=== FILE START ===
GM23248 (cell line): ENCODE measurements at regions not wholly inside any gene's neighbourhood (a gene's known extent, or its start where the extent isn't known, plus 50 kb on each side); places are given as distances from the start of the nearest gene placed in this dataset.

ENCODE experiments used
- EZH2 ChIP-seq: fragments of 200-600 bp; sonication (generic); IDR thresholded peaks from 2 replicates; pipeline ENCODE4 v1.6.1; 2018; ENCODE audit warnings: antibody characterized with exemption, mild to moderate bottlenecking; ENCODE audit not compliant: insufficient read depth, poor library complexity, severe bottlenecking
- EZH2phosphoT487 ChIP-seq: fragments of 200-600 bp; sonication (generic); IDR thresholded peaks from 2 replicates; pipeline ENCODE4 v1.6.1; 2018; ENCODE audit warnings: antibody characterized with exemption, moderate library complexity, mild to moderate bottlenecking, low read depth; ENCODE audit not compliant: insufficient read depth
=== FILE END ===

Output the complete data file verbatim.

GM23248 (cell line): ENCODE measurements at regions not wholly inside any gene's neighbourhood (a gene's known extent, or its start where the extent isn't known, plus 50 kb on each side); places are given as distances from the start of the nearest gene placed in this dataset.

ENCODE experiments used
- EZH2 ChIP-seq: fragments of 200-600 bp; sonication (generic); IDR thresholded peaks from 2 replicates; pipeline ENCODE4 v1.6.1; 2018; ENCODE audit warnings: antibody characterized with exemption, mild to moderate bottlenecking; ENCODE audit not compliant: insufficient read depth, poor library complexity, severe bottlenecking
- EZH2phosphoT487 ChIP-seq: fragments of 200-600 bp; sonication (generic); IDR thresholded peaks from 2 replicates; pipeline ENCODE4 v1.6.1; 2018; ENCODE audit warnings: antibody characterized with exemption, moderate library complexity, mild to moderate bottlenecking, low read depth; ENCODE audit not compliant: insufficient read depth